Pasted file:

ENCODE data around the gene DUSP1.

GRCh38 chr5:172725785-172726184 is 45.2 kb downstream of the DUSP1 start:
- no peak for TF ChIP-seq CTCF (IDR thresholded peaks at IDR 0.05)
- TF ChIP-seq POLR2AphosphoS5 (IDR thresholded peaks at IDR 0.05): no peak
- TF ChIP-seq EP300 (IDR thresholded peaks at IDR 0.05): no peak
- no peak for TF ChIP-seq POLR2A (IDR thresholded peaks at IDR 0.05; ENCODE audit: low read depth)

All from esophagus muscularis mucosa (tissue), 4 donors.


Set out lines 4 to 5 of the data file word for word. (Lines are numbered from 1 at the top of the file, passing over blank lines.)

- TF ChIP-seq POLR2AphosphoS5 (IDR thresholded peaks at IDR 0.05): no peak
- TF ChIP-seq EP300 (IDR thresholded peaks at IDR 0.05): no peak